What Go Taught Me

Filed under golang on May 16, 2022

I’ve been using Golang professionally for a number of years now, having had my first exposure in 2017 or maybe 2018. It was sold to our team as a faster version of Java, with a lot of cleaner libraries that would help us write, build and deploy much faster than our existing Java application.

For the most part, I’ve not only found that to be true but to have completely altered some of my existing ideas on software engineering.


You ain’t gonna need it is a common refrain in software engineering, but it’s a common trap that I’ve seen others (and myself) fall into.

As an example, when I first picked up Go, I immediately thought “well, the built in library is probably bare bones, better look for a framework”. Little did I realise how extensive the core library actually is.

Most of the bread and butter type scenarios are covered quite nicely by the core library, and when it doesn’t cover whatever you’re doing it does force you to step back and ask yourself whether it’s actually necessary. I haven’t used any DI frameworks or ORMs since I last used Spring with Java, and honestly I don’t miss them.

Magic is Evil

Speaking of dependency injection, I used to think it was really cool how I could configure things at runtime and inject only the code I need. How many times have I used this feature of DI production systems? Once, and, thinking back on it, I don’t think it was necessary.

It’s not common (unless you’re distributing code to clients) that you’ll need to support multiple databases, change out interface implementations or even have to wrap things outside your dev environment.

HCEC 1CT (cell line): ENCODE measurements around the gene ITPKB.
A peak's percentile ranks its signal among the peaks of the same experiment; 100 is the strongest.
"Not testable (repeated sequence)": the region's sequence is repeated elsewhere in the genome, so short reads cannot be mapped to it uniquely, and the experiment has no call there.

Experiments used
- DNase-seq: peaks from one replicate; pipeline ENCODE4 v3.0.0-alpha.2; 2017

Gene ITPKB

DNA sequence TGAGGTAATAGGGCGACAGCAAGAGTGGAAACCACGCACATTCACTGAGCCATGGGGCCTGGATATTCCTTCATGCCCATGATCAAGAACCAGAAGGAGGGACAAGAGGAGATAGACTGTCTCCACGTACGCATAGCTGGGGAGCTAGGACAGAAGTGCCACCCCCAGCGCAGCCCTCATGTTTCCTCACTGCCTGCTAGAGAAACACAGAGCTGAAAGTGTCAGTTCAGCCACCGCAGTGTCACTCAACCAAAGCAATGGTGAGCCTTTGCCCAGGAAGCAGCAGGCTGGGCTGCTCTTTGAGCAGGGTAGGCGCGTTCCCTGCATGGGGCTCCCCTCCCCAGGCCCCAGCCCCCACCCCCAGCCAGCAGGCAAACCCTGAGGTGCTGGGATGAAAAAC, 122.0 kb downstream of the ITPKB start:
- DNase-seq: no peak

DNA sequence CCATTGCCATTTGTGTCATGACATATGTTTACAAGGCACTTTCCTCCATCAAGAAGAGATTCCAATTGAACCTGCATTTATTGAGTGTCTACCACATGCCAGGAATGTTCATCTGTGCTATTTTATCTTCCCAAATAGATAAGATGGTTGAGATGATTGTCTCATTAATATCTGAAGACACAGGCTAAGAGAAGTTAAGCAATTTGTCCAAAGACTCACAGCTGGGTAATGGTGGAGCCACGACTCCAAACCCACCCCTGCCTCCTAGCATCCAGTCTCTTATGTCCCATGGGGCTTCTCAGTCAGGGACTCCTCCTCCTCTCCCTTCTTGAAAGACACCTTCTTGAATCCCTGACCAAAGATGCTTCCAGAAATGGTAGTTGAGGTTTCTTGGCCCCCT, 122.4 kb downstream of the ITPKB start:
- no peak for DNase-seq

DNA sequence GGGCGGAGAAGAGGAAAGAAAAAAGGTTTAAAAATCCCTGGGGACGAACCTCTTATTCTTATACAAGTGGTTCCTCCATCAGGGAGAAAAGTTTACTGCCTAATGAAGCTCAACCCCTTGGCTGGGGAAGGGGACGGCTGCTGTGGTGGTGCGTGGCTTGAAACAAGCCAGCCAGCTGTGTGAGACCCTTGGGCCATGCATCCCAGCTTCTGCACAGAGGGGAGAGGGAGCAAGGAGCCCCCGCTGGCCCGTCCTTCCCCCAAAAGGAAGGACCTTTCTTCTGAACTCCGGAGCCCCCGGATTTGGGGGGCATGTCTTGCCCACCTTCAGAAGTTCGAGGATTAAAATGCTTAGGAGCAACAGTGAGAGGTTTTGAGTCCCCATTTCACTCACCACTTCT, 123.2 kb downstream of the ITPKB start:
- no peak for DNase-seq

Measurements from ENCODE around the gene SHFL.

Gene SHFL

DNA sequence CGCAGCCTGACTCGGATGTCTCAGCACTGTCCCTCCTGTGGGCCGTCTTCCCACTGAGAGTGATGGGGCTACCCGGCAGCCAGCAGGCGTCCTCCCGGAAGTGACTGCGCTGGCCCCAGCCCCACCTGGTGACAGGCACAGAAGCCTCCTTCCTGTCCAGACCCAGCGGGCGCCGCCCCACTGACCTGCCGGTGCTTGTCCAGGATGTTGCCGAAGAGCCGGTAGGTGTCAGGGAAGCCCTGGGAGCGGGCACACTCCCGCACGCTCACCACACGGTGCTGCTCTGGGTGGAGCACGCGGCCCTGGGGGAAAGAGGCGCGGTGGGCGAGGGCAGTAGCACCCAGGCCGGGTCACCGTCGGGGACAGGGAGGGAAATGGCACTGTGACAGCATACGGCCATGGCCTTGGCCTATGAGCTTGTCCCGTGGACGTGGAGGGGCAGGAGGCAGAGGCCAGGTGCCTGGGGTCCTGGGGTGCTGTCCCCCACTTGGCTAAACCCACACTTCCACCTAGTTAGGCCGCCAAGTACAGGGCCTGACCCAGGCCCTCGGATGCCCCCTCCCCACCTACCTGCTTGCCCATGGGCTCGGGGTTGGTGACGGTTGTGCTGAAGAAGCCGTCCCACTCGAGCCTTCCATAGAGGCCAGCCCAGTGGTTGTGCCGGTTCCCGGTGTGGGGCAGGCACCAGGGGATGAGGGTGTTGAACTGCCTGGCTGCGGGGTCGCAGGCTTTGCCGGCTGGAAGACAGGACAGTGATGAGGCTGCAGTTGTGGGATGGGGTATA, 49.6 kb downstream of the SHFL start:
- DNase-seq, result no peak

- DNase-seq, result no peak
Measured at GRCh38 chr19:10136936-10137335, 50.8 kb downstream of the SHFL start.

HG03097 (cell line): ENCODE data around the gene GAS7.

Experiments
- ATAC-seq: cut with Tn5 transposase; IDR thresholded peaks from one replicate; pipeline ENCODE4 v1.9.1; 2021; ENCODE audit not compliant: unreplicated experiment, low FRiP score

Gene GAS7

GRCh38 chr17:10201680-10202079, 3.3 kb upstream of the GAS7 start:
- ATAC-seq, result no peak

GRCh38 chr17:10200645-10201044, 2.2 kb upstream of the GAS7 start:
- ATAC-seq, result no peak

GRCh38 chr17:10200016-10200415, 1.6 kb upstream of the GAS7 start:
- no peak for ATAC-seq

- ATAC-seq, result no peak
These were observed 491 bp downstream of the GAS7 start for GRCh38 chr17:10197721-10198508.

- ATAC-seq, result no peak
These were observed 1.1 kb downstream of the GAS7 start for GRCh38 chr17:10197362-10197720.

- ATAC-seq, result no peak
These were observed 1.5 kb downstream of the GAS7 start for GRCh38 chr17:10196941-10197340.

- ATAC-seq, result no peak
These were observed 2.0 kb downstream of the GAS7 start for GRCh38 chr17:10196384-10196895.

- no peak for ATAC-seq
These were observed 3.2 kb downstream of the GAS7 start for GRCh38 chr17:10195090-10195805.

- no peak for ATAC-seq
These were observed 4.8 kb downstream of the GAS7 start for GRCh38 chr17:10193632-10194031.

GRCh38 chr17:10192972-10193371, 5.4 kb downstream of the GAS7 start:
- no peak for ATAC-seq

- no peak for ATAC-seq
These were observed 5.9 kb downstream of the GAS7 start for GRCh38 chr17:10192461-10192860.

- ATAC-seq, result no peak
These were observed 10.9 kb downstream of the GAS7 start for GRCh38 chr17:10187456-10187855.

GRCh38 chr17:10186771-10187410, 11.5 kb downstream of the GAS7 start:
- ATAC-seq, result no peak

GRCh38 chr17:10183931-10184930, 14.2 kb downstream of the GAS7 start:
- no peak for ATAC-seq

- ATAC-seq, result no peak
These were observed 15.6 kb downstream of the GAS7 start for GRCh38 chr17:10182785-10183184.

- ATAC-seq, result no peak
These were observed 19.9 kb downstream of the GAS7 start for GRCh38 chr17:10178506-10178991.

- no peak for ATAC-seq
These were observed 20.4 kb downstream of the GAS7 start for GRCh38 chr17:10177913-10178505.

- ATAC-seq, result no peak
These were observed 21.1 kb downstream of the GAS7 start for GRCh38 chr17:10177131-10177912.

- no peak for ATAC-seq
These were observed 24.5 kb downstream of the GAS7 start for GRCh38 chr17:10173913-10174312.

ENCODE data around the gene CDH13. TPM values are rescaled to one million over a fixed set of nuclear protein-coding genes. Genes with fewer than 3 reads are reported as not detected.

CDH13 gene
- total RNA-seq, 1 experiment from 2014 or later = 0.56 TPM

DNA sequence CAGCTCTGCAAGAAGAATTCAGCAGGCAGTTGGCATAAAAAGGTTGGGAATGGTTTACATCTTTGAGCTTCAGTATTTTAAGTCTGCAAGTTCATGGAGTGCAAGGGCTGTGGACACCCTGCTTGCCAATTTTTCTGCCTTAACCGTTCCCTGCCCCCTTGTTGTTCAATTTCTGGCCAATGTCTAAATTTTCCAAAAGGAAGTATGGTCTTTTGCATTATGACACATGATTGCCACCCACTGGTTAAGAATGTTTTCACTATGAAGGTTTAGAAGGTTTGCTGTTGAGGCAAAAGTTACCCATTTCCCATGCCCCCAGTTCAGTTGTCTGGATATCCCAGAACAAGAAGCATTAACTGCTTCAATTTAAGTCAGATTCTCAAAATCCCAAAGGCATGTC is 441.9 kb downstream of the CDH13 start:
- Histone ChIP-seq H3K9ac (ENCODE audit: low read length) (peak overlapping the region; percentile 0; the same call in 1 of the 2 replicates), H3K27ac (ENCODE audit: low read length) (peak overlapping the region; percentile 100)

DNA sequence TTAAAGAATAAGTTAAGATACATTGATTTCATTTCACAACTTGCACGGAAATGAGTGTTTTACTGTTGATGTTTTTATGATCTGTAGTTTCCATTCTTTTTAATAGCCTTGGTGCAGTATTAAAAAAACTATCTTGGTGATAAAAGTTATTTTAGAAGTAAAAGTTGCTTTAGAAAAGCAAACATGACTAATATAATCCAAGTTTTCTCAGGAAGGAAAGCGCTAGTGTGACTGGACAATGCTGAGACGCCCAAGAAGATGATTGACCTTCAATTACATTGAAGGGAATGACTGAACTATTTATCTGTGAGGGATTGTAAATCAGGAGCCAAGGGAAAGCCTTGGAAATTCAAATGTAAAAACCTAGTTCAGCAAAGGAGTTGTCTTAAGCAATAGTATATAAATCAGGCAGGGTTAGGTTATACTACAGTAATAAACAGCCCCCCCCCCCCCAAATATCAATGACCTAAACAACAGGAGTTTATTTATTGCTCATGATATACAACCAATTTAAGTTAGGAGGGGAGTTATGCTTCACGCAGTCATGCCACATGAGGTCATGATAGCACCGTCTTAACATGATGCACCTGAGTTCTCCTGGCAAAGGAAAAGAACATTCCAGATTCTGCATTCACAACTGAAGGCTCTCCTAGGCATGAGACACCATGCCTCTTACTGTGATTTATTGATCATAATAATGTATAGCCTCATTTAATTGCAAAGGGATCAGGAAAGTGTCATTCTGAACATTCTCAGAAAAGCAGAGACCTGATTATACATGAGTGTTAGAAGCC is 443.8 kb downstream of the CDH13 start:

Go favours the explicit over the implicit. A good Go app will have all the wiring code at the top, and everything will be completely transparent. There will be no @Inject madness that will cause your stack traces to blow out to 300-400 lines, there won’t be any generated SQL queries, you control your implementations and interceptors and it will be obvious what is doing what.

It was a little jarring at first, but now I have no idea how I developed an almost Stockholm Syndrome-like attachment to one of Spring’s core features.

Generated Code is just more Go

I remember when using Spring, you’d have to configure Maven or Gradle processors to get some of the more generative type features. I did a few interceptor type classes that’d get wired up using various annotations, and Spring Data queries weren’t always obvious.

When I use Go, it’s completely normal to generate certain plumbing, but I can still debug problems because it will end up in my go project (usually in /gen) as normal go code, tying back into the anti-magic stance of much of the go community above.

Tooling shouldn’t be an optional feature

Java is a bit of a trash language on its own, but the reason in maintains a lot of its dominance is the well supported ecosystem of 3rd party tooling. Maven, Gradle, and performance and testing tools are all examples of a community supported effort.

These are all 1st party things provided by the Go project. Module resolution is kind of recent (previously handled by dep), but the testing package and pprof came about in 2014 according to the git commit history. The tools mentioned are actively maintained and are more than enough for a cheapskate like me.

Not sure whether this is just because Go is a younger language, or whether companies like Oracle just don’t care to support these things, but I’m now of the belief that there should be basic tools for at least performance and dependency management included with every modern language.


Go is a great general purpose language, but I think the way it’s forced me to reevaluate my thinking has been one of the best things it’s given me. A lot of my code has been simpler, easier to read, and easier to communicate to my coworkers.

Stephen Gream

Written by Stephen Gream who lives and works in Melbourne, Australia. You should follow him on Minds